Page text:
Irregulars

by Darcy Cosper

You didn't have to wait for the opening ceremonies of the 1996 Summer Games to witness the preliminaries for the most breathtaking Olympic event of them all—Extreme Corporate Sponsorship.

The participants began their warm-ups over a year ago with the Profligate Cash Toss, in which corporations fed between ten and forty million dollars into the Olympic maw for the privilege of using the almighty Olympic logo and associating themselves with the Games. One can only imagine the thrill of progress the sponsors must have felt—they paid up to ten times more than their predecessors did for the 1984 Games (the laurels went to NBC; the network hoisted over $456 million for broadcast rights).

The victors, who included old favorites like Coca-Cola as well as spunky newcomers like Borg-Warner Security (official bouncers of the 1996 Games), set off on the Synchronized Public Seduction course, in which sponsors woo people into believing that they are not simply showing their Olympic spirit but actually taking part in the Games when they use their Visa card or capture their memories with Kodak or slip into something Hanes.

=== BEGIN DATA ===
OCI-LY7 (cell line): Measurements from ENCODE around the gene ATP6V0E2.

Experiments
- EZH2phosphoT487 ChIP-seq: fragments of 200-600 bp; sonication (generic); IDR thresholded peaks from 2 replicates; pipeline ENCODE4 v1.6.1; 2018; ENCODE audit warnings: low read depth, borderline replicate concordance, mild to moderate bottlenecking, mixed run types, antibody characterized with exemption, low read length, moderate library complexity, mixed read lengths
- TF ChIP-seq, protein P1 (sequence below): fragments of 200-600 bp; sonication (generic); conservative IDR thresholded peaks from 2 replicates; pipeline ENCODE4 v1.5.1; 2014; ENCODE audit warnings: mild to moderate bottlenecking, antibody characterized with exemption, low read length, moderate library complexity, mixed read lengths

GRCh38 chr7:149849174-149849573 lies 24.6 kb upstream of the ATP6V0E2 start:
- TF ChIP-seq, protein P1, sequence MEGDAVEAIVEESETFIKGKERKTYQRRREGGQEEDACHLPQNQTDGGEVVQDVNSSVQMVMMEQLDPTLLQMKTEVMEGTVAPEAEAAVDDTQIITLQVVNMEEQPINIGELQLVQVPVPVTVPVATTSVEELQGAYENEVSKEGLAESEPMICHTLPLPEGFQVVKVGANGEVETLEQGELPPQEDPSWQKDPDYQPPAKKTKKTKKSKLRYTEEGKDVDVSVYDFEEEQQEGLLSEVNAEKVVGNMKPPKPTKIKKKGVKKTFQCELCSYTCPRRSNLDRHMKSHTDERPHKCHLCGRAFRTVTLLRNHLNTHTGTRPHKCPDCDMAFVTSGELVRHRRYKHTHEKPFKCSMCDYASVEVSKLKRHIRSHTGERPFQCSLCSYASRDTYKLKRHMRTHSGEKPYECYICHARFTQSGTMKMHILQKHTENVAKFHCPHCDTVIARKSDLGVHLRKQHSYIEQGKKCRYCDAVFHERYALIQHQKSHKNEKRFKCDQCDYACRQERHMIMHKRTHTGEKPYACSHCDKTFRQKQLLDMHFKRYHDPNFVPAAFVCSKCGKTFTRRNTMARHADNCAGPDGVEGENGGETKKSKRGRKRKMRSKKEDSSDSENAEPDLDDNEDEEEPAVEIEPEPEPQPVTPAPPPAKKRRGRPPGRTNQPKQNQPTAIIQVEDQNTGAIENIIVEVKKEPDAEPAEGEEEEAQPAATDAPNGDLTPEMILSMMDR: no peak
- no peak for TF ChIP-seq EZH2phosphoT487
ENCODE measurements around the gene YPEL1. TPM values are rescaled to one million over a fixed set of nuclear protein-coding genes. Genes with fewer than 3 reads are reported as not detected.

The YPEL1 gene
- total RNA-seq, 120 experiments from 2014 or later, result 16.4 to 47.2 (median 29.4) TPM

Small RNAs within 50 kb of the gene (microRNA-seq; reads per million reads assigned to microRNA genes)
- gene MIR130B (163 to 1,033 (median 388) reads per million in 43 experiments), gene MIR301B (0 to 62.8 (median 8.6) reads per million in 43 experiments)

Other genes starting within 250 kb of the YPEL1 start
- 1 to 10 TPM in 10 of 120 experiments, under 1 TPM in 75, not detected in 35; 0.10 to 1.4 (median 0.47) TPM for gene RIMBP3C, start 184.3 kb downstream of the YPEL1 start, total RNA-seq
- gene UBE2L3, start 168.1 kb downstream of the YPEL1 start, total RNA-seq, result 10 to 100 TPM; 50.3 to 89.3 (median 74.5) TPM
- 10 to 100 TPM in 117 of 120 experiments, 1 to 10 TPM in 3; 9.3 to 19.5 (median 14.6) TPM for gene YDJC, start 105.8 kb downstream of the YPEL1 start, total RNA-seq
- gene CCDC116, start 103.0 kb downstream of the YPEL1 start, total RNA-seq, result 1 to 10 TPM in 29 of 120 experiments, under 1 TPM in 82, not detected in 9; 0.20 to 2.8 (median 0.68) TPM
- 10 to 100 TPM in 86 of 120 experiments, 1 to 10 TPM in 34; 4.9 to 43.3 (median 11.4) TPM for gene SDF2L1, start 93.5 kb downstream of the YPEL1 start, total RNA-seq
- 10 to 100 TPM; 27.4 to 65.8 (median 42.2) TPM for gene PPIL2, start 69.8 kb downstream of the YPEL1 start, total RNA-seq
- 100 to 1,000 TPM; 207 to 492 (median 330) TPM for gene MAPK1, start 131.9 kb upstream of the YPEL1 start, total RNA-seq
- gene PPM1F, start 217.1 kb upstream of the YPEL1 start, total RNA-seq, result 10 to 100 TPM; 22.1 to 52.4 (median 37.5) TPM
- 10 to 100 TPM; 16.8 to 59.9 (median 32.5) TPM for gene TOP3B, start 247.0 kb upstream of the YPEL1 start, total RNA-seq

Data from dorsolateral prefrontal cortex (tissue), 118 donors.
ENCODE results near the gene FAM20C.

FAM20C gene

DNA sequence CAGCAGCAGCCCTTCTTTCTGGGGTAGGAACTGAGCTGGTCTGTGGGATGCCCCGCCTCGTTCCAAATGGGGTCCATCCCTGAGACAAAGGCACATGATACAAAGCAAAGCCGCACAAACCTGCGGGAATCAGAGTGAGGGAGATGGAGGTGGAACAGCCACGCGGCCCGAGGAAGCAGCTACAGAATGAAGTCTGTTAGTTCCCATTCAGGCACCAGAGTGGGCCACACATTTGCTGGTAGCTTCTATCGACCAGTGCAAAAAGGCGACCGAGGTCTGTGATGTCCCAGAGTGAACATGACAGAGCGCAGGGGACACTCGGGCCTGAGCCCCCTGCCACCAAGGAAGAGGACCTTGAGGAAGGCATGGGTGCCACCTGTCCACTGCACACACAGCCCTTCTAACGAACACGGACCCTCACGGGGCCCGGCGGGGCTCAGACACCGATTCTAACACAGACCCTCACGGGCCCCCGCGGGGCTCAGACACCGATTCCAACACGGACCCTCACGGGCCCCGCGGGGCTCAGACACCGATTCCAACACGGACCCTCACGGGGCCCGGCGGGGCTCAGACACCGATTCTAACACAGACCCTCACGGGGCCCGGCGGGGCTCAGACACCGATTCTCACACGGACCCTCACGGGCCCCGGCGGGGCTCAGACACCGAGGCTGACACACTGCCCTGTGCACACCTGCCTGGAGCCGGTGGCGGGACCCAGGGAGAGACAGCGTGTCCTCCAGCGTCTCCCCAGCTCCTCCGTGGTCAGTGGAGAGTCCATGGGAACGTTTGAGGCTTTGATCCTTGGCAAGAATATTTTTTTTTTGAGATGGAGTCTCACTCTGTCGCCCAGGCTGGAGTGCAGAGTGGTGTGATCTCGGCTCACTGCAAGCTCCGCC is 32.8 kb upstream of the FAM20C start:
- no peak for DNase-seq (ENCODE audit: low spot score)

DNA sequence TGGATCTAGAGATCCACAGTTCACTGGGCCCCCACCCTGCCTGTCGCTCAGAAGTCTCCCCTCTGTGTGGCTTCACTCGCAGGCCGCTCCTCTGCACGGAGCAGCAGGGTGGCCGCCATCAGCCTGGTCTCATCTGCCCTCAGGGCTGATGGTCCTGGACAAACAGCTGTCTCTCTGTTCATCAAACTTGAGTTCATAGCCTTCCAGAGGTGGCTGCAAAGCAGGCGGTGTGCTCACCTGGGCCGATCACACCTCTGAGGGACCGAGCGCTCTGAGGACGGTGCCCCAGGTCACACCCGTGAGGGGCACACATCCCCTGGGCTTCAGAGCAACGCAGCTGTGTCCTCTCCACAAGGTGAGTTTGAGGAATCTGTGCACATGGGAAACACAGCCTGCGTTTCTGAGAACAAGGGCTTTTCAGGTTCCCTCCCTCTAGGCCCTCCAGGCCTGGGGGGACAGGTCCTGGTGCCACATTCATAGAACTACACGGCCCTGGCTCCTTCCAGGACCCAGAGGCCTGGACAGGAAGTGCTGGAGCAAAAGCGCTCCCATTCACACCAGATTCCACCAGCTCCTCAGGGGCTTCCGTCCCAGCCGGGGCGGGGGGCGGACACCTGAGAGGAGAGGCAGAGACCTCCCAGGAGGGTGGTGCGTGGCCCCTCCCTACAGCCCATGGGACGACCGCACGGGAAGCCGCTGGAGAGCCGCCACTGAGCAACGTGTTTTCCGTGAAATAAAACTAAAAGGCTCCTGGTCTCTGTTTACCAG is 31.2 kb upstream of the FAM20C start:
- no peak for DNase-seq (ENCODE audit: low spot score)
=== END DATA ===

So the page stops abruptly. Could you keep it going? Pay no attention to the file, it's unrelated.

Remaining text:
After successfully navigating this gauntlet of extensive ad campaigns, red-hot promotional contests, employee incentive programs, and merchandising galore, we entered the home stretch of the Big Profits Through Mind Numbing Over-Exposure Marathon. Through the flag-waving, the super-billboards, and the Olympic Village souvenir stands, it was difficult to see who was in the lead.

The definitive event, however, was an obscure display sport known as Ideological Acrobatics. If the nations of consumers hadn't been so busy queuing up for their Olympic Happy Meals, they might have realized that they were being treated to an incredible demonstration of virtuoso double-talk. In this arena, sponsors attempted to augment their images with the heroic attributes that the Olympics ostensibly represent—honor, purity, individualism—while simultaneously transforming the Games into what one writer lauded as "the greatest event in marketing history," thereby destroying any semblance of integrity the Olympic Movement may have had to begin with.

It gives the expression "going for the gold" a whole new meaning.   </end>

Also: Catching an illicit ride on the Olympic marketing wave

DARCY COSPER is a freelance writer and researcher. She lives in Manhattan.
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